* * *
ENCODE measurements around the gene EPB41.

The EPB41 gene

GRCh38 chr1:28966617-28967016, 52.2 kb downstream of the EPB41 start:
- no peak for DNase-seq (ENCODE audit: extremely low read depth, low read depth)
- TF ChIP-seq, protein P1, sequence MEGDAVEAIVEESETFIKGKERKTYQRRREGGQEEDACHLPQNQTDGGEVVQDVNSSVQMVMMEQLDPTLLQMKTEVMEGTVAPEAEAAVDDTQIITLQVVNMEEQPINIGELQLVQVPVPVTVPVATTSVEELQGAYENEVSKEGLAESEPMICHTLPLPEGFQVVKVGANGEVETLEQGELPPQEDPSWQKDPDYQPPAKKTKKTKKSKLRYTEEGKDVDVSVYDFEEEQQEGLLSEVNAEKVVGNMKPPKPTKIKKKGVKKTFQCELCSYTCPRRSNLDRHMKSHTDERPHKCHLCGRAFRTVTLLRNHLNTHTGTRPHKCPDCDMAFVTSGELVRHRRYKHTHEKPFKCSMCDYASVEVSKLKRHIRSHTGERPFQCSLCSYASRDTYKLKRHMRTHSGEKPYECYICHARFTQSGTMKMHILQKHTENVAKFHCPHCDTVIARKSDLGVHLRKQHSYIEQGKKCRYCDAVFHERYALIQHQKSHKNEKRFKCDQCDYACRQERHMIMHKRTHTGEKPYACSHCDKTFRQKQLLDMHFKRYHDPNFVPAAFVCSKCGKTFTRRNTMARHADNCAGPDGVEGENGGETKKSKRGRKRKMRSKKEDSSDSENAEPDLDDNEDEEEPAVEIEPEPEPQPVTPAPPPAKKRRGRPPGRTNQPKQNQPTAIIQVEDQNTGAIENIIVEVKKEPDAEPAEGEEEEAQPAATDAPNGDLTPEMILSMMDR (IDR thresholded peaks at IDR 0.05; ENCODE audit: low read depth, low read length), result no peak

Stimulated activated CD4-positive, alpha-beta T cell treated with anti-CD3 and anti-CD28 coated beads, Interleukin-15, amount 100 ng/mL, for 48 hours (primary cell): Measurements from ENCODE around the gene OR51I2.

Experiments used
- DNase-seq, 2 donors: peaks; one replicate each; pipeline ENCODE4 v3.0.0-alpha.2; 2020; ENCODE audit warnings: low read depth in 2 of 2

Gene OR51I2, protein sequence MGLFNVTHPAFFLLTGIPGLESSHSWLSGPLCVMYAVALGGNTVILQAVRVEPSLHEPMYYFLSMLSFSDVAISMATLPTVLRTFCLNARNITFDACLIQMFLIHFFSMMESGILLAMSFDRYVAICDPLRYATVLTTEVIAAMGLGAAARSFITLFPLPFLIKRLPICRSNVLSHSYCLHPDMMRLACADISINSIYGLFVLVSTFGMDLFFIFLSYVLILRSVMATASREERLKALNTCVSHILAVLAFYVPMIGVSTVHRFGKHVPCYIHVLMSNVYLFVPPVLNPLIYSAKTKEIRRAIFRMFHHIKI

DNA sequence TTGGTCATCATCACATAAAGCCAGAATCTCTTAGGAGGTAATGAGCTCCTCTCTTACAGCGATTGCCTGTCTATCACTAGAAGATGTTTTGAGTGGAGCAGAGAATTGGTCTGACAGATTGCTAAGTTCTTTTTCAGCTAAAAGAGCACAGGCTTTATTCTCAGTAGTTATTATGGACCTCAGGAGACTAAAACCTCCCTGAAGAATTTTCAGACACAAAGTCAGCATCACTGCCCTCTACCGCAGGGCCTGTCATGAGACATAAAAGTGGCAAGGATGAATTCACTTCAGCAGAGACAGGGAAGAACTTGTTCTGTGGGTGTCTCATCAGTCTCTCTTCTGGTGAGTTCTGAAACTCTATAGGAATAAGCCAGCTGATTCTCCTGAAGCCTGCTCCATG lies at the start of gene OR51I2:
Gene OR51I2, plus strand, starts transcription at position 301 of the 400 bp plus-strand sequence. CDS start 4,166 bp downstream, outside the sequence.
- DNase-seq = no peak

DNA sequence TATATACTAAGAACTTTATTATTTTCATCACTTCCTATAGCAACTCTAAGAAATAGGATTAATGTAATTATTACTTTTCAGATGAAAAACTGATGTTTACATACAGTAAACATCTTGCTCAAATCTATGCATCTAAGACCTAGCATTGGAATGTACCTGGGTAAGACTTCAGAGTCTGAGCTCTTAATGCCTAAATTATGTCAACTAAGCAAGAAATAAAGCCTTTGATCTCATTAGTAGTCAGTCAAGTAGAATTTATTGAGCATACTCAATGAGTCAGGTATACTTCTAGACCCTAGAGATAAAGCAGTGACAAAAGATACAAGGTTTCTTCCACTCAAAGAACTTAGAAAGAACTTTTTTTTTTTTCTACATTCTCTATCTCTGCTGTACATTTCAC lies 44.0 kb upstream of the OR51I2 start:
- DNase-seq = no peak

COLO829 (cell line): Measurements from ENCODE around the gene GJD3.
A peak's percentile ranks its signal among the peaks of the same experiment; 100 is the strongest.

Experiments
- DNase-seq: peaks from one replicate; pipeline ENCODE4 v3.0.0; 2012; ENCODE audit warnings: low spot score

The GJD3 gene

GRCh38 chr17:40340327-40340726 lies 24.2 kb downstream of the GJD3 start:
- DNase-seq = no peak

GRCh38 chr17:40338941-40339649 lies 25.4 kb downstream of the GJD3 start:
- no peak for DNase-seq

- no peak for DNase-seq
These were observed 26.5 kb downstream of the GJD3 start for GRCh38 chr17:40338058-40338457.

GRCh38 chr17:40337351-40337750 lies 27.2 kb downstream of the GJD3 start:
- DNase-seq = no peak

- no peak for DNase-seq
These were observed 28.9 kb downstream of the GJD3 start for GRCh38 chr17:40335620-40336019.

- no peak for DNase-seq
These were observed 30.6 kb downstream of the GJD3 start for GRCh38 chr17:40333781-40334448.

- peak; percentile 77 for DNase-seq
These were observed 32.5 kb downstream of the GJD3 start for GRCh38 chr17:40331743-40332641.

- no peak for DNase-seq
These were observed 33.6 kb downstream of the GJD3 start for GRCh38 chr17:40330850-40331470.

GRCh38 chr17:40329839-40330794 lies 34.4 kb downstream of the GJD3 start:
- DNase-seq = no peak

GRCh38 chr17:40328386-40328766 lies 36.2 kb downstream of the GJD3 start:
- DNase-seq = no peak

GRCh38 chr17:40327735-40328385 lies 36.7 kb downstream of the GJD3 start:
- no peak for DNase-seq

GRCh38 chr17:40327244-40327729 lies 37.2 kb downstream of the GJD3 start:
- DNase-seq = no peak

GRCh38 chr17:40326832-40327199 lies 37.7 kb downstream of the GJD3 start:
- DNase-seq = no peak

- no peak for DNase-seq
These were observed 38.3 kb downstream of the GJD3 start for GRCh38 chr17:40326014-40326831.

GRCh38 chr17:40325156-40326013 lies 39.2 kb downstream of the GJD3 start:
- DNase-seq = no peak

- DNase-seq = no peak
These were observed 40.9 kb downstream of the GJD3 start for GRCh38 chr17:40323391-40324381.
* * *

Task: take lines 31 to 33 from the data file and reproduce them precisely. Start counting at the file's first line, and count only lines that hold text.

These were observed 30.6 kb downstream of the GJD3 start for GRCh38 chr17:40333781-40334448.

- peak; percentile 77 for DNase-seq
These were observed 32.5 kb downstream of the GJD3 start for GRCh38 chr17:40331743-40332641.